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Far fewer managers are putting in five days of 9 to 5.

By Ben Geier
May 5, 2015

The 40-hour work week may be facing the same fate as the home phone — extinction.

A new survey shows that half of all managers are working more than 40 hours per week, reports the Wall Street Journal, and nearly 40% have seen their average hours worked increase over the past five years.

From the Journal:

The survey, which fielded opinions from 9,699 full-time employees in eight countries, raises some questions about the sustainability of the current pace of work, said Karyn Twaronite, who heads up diversity and inclusion efforts for EY and commissioned the study.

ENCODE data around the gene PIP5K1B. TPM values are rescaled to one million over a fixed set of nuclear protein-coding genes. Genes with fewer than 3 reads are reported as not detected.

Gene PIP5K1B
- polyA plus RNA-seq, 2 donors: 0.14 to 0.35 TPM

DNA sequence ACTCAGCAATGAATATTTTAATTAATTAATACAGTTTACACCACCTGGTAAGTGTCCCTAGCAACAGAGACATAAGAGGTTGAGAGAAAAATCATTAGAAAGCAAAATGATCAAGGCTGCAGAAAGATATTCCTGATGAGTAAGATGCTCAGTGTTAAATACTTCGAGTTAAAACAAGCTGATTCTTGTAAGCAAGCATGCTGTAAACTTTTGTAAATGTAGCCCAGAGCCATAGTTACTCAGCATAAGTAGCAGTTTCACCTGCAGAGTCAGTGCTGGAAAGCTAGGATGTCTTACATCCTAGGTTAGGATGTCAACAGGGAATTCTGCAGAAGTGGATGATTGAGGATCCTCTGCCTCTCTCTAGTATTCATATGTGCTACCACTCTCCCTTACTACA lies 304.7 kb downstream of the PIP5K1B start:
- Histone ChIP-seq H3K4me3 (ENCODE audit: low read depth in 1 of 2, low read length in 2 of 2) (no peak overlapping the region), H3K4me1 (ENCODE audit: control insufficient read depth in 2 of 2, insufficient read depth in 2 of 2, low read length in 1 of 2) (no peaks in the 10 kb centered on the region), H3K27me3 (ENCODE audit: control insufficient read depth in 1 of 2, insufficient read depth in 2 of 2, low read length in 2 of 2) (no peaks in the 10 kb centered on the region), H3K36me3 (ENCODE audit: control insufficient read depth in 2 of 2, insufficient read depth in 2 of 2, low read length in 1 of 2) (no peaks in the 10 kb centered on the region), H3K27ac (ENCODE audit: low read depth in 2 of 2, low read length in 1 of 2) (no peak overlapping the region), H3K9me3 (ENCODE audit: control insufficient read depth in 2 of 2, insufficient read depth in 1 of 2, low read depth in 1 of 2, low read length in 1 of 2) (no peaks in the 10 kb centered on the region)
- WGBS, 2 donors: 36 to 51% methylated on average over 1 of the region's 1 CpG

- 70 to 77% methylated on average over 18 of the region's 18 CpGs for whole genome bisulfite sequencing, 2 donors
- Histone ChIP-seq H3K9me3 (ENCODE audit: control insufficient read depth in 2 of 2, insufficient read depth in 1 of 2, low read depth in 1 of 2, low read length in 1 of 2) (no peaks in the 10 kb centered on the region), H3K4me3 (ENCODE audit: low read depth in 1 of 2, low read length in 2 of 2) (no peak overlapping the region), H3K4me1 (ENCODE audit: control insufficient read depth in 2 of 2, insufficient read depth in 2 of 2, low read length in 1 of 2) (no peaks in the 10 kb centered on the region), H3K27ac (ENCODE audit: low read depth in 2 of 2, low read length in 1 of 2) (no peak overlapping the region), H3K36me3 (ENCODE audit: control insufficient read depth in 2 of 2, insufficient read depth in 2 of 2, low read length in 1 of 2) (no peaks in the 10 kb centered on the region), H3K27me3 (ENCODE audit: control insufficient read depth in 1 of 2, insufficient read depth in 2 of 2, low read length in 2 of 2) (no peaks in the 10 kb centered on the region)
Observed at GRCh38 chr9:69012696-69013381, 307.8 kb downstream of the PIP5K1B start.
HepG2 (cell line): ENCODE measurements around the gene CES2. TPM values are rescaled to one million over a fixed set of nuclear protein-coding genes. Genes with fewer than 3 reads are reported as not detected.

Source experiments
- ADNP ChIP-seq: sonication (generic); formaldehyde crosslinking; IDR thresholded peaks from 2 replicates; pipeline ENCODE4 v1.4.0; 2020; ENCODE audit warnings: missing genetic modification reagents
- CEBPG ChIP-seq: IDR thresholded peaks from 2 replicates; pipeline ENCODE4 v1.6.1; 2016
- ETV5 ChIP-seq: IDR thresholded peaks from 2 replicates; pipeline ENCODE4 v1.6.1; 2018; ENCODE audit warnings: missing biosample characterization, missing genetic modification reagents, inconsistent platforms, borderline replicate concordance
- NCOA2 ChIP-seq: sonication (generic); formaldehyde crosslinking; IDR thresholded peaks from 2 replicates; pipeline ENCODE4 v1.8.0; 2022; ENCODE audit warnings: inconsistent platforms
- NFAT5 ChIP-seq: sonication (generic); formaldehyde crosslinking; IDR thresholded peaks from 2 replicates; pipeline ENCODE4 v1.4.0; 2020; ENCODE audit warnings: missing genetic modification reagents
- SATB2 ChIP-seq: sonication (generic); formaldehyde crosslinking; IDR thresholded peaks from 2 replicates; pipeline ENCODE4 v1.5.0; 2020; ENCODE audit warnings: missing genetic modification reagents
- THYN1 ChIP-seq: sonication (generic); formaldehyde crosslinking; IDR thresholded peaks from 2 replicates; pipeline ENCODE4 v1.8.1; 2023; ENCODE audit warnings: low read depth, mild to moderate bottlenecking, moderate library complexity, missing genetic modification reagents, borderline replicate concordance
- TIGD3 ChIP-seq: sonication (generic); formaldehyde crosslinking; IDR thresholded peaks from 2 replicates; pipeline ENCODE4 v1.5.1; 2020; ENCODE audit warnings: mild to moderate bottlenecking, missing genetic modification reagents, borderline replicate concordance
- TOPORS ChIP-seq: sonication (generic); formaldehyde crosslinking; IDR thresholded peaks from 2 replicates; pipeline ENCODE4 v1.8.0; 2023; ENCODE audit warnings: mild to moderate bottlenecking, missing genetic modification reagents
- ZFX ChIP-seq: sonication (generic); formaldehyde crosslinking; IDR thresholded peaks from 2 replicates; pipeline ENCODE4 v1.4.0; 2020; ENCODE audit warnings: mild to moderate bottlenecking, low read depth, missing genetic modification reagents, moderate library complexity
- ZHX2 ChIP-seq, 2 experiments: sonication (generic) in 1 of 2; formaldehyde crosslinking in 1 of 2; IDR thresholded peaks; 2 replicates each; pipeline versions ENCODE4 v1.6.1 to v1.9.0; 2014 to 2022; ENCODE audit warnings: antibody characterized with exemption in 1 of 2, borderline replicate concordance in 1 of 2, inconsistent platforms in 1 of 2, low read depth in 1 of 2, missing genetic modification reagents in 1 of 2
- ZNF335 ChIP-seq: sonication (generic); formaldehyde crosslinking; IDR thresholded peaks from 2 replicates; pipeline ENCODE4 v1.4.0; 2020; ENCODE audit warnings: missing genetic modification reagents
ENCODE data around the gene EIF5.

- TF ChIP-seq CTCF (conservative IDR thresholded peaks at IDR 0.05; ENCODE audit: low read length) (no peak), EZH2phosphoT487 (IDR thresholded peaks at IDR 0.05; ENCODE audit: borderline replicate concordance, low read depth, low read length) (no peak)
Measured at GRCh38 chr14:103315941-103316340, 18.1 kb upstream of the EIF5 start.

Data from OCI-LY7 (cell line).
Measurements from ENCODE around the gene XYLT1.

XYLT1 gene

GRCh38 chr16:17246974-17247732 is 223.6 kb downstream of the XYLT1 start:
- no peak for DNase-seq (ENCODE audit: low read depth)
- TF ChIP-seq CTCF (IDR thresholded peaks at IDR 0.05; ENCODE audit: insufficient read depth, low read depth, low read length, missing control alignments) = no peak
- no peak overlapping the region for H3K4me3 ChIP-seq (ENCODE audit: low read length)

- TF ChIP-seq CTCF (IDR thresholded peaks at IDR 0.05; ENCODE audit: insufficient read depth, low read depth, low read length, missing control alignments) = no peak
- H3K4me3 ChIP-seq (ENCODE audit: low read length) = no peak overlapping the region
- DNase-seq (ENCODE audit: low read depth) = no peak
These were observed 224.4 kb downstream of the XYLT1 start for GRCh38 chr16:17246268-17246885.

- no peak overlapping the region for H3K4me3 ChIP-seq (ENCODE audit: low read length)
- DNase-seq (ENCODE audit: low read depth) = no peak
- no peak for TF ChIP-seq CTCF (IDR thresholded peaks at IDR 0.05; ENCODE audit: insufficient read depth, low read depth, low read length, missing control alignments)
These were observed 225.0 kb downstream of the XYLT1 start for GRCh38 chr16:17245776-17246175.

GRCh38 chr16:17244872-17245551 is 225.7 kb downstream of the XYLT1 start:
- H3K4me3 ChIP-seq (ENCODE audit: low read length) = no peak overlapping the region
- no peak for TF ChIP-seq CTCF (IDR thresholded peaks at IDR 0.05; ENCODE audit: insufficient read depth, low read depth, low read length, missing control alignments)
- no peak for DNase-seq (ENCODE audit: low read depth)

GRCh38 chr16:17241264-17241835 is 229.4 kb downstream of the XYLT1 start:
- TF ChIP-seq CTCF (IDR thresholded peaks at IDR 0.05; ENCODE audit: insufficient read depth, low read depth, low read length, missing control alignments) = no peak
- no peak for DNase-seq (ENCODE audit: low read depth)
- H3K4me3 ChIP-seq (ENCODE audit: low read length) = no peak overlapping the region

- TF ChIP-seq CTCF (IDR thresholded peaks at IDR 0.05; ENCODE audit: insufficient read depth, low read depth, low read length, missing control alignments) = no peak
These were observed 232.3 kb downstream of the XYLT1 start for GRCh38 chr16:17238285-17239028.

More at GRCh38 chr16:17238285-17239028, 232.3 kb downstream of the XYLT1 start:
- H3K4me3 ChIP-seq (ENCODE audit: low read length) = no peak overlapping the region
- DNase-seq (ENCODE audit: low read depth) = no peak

Employees report that their responsibilities at work have increased while wages have largely stayed flat. And while technologies like company-provided smartphones and remote-work software have bought workers some flexibility, they also keep “people tied to work seven days a week,” Ms. Twaronite noted.

Fifty-eight percent of managers in the U.S. report working more than 40 hours a week, surpassed only by managers in Mexico, where 61% say they’re working those hours. By comparison, just over a third of U.K. managers and under a fifth of managers in China report working beyond 40 hours.

Rising cost of living combined with flat wages have led to the increasing hours, according to the report.

For more about France’s far shorter work week, watch this Fortune video:

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